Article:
Editor’s Lament

I gathered my thoughts in lieu
of other sustenance. They were
like craneflies to a phoebe:
mostly legs & wings.
I kept pausing to clear my throat.
I had no company but the stick
the stock the stack of unlovely poems.
And I who had been
such an awkward ugly kid,
I who knew nothing about the fine
points of grammar or literary theory,
marked them up with
a cheap ballpoint pen
and emailed rejection notes
to each of their hopeful authors:
Didn’t make it we’re sorry
best of luck in placing them

I chewed as carefully as I could,
but one or two nevertheless
did not go gently. Ten hours later
there’s still a feeble fluttering
in the pit of my stomach.

Reading the Field Guide

1. Rusty Blackbird
Euphagus carolinus

Rusty only in the fall;
usually suggests a short-tailed Grackle.
Male, spring: A robin-sized blackbird
with a pale yellow eye.
Note, a loud chack.
“Song,” a split creak like a rusty hinge.
River groves, wooded swamps, muskeg.

2. Scissor-tailed Flycatcher
Muscivora forvicata

A beautiful bird; pale pearly gray,
with an extremely long scissor-like tail,
usually folded.
Sides and wing linings salmon-pink.
The young bird with a short tail
may suggest Western Kingbird.
Voice: A harsh keck or kew;
a repeated ka-leep;
also shrill kingbirdlike
bickerings and stutterings.
Habitat: Semi-open country,
ranches, farms,

3. Sanderling
Calidris alba

A plump active sandpiper of the outer beaches,
where it chases the retreating waves
like a clockwork toy.
Summer plumage: Bright rusty
about the head, back, and breast.
Winter plumage: The palest sandpiper;
snowy white below, pale gray above
with black shoulders.

4. Black Skimmer
Rhynchops niger

Black above and white below; more slender than a gull,
with extremely long wings.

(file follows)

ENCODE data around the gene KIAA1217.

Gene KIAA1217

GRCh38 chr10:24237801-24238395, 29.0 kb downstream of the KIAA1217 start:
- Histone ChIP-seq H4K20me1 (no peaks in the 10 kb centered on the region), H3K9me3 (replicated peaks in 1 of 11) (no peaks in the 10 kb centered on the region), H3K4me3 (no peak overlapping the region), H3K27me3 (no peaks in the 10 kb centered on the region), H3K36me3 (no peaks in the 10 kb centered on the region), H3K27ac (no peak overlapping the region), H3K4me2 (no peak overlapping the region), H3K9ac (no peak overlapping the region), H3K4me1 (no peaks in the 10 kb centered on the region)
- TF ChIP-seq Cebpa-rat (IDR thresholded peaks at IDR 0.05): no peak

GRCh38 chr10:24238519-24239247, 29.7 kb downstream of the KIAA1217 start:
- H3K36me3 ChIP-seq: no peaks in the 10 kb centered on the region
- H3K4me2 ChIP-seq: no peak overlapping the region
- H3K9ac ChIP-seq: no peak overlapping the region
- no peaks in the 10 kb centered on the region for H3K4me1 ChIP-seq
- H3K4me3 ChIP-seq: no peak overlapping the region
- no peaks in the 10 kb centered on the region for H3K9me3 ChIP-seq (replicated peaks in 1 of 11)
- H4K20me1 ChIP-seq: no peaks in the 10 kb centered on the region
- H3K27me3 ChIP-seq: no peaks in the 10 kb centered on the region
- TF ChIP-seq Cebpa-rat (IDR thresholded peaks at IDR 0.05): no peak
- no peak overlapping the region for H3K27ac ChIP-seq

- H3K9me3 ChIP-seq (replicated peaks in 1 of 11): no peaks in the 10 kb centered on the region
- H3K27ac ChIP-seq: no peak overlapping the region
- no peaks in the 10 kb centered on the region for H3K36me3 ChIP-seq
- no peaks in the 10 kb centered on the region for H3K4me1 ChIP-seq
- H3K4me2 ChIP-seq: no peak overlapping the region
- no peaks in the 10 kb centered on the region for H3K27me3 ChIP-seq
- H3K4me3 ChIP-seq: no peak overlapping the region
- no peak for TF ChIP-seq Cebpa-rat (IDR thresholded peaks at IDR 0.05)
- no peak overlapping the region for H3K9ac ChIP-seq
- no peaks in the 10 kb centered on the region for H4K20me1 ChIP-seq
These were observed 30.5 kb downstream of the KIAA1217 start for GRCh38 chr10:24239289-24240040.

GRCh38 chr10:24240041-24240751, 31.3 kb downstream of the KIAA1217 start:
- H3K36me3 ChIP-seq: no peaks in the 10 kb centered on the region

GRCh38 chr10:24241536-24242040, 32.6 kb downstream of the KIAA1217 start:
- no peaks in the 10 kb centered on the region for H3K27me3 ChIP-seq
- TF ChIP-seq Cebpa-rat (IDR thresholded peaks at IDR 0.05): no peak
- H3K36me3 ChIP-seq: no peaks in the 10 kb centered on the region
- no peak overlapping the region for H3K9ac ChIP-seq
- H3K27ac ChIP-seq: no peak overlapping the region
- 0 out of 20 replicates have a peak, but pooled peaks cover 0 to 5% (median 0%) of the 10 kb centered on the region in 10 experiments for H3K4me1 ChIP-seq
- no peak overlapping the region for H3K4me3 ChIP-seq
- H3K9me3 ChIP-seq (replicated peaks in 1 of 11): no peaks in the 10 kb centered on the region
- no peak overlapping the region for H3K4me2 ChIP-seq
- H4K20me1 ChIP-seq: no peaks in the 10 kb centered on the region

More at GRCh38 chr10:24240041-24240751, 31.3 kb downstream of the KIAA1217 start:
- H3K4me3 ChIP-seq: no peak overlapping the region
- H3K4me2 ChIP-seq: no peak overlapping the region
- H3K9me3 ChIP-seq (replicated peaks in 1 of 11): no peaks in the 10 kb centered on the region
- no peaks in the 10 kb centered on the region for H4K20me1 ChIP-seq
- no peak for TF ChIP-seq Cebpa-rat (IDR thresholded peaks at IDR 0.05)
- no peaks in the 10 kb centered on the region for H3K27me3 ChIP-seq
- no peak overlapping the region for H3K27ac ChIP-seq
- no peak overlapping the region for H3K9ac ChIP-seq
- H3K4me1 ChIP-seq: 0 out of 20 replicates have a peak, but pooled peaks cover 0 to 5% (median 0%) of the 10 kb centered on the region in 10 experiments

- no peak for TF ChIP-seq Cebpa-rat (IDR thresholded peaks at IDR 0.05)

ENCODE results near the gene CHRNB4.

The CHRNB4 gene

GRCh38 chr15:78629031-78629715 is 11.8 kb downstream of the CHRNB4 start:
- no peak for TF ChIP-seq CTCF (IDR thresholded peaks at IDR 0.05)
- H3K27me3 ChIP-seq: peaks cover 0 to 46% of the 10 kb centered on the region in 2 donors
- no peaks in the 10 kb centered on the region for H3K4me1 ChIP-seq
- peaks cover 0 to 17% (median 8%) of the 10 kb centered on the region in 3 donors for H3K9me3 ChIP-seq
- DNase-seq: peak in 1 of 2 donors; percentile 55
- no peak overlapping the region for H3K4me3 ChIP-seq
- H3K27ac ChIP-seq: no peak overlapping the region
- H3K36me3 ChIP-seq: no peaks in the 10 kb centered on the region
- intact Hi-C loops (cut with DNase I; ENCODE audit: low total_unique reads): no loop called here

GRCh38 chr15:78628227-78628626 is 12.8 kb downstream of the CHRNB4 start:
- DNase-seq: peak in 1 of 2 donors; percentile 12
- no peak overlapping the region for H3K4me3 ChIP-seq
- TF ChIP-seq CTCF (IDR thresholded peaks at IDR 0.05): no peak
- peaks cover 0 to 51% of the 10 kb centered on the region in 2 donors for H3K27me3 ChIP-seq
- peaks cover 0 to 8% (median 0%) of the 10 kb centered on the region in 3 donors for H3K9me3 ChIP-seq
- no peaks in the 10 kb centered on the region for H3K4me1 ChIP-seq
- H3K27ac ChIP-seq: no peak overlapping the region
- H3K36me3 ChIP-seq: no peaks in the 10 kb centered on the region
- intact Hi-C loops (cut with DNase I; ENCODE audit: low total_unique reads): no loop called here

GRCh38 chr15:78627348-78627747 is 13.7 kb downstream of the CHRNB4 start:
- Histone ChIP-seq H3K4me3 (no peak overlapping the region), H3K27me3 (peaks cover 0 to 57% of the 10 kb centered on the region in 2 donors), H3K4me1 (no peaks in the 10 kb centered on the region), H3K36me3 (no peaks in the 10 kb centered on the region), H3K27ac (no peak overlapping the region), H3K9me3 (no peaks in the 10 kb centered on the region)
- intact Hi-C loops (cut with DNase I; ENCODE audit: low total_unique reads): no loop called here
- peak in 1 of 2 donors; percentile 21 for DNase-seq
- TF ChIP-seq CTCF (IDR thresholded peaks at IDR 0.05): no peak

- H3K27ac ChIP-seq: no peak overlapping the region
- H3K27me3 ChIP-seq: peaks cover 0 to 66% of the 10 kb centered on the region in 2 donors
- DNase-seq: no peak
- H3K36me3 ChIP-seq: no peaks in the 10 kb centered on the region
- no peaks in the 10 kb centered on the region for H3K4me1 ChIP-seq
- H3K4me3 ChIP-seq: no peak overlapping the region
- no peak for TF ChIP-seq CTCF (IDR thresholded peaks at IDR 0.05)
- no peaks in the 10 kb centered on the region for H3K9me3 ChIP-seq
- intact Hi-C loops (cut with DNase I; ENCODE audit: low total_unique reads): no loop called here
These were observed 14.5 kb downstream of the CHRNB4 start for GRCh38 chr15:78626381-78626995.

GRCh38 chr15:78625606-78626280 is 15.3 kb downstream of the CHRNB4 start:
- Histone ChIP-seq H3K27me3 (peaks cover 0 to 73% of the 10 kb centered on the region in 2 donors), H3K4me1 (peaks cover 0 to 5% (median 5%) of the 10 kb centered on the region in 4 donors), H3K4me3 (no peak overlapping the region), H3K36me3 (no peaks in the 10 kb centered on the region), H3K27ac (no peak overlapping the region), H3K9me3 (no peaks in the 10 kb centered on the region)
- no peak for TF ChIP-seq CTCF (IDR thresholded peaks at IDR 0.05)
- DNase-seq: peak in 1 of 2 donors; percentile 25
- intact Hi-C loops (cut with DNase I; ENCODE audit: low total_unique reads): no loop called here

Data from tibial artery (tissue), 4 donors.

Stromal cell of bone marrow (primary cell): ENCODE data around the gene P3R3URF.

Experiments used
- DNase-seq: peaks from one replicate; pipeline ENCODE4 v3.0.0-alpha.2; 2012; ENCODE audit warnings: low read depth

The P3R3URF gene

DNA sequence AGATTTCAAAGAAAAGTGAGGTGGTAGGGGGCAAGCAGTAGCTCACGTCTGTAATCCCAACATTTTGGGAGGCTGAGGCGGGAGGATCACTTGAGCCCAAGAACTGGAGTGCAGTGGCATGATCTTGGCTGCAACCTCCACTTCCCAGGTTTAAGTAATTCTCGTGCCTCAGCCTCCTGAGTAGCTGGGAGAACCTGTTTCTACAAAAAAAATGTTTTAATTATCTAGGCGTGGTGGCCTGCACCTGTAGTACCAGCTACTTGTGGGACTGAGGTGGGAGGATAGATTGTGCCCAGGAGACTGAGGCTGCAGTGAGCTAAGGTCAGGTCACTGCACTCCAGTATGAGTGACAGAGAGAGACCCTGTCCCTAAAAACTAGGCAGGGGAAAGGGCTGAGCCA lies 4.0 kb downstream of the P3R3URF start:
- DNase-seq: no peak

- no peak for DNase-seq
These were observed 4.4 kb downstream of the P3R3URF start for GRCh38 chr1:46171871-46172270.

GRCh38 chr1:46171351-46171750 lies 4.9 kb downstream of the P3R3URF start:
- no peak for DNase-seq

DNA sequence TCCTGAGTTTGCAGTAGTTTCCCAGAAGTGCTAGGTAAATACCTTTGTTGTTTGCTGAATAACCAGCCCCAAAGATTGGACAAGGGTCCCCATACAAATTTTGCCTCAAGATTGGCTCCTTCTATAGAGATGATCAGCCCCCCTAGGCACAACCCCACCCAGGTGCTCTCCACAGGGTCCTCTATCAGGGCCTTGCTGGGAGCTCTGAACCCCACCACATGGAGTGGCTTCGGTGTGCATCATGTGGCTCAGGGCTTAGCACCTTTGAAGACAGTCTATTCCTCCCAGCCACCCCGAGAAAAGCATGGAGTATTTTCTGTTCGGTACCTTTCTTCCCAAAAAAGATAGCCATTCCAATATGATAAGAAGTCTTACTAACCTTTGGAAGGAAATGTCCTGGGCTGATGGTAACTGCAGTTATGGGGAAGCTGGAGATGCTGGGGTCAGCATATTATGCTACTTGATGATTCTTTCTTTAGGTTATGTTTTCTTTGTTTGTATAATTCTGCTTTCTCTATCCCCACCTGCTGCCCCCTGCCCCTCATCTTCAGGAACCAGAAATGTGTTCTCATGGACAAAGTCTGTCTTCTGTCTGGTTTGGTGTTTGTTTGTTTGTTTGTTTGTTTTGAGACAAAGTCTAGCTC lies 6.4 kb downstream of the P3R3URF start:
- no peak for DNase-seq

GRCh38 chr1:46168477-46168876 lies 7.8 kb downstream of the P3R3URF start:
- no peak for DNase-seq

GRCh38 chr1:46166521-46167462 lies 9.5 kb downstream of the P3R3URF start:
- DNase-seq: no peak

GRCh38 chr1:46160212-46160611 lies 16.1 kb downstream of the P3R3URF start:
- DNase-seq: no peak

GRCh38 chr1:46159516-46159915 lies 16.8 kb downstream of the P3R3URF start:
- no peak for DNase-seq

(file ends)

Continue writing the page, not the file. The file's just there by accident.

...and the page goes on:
The bright red bill (tipped with black) is long
and flat vertically; the lower mandible juts
a third beyond the upper.
This coastal species skims low,
dipping its knifelike mandible in the water.
Voice: Soft, short, barking noises.
Also kaup, kaup.

5. Whip-poor-will
Caprimulgus vociferus

A voice in the night woods.
When flushed by day, the bird flits away
on rounded wings like a large brown moth.
Male shows large white tail patches;
in female these are buffish.
Voice: At night, a rolling,
tiresomely repeated whip’ poor-weel’,
or purple-rib, etc.;
accent on first and last syllables.

6. Black Rail
Laterallus jamaicensis

A tiny blackish rail with a small black bill;
about the size of a bobtailed young sparrow.
Nape deep chestnut.
Very difficult to glimpse, but may be flushed
by dragging a rope over the marsh.


Found poetry from Roger Tory Peterson, A Field Guide to the Birds of Eastern and Central North America, 4th edition. Some text and italics have been omitted, but nothing has been added.

Field guides are reference books, written to be skimmed. Since the books must be portable, the prose is economical in the extreme. But forced concision can lead to inadvertent poetry, as I think these examples show. (This is another post that began on the Found Poetry forum at Read Write Poem.)


On a moonless night in August, under the gourd-rattle din of katydids, the forest floor is dotted with blue-green lights, dim as glow-in-the-dark toys an hour after lights-out: foxfire. I grope toward one at my feet, trace the shape of the log, then break off a glowing nubbin. It’s soft & flexible, & illuminates only the thinnest circle of the hand in which it rests. I slip it into a pants pocket, thinking I’ll show the others, but when I get back, somehow I can’t bring myself to mention it. It doesn’t seem right to parade such a recondite thing as if it were a trophy. A day later, it sits hard and shriveled like a dead ear atop my computer monitor.

I dream I’m sick
& wake to find myself well.
The tree full of birds.


From the first fist into
the risen mass, the dough
is a-hiss. To live is
to master a liturgy
of winds — even yeast
knows this. Gas
whispers out through
a thousand pinholes as
I fold & press, fold
& press that limit-
less quilt.


Written for the RWP vowel prompt. Other responses may be found here.

Where I’ve been

If you’ve been wondering about my relative absence the past few days, I’ve working on a longish article on blog design for my new monthly column “O Tech!” at Read Write Poem: How to Reach the Masses. It’s geared toward poetry bloggers, but should contain some useful tips for anyone with a blog or website. As I say at the end of the piece, I’m still very much a learner when it comes to the web. But I do enjoy it, and I like sharing what little knowledge I’ve acquired over the years.

I’ve also been a little preoccupied with Via Negativa’s little-sister blog The Morning Porch, which I’ve moved off Tumblr and onto a WordPress installation with the aid of a handy export tool I found online. I may or may not stick with the current design; most of my attention so far has been on getting a couple of plugins to work with untitled posts. Fun!

Crow Hunting

Crows by nimrodcooper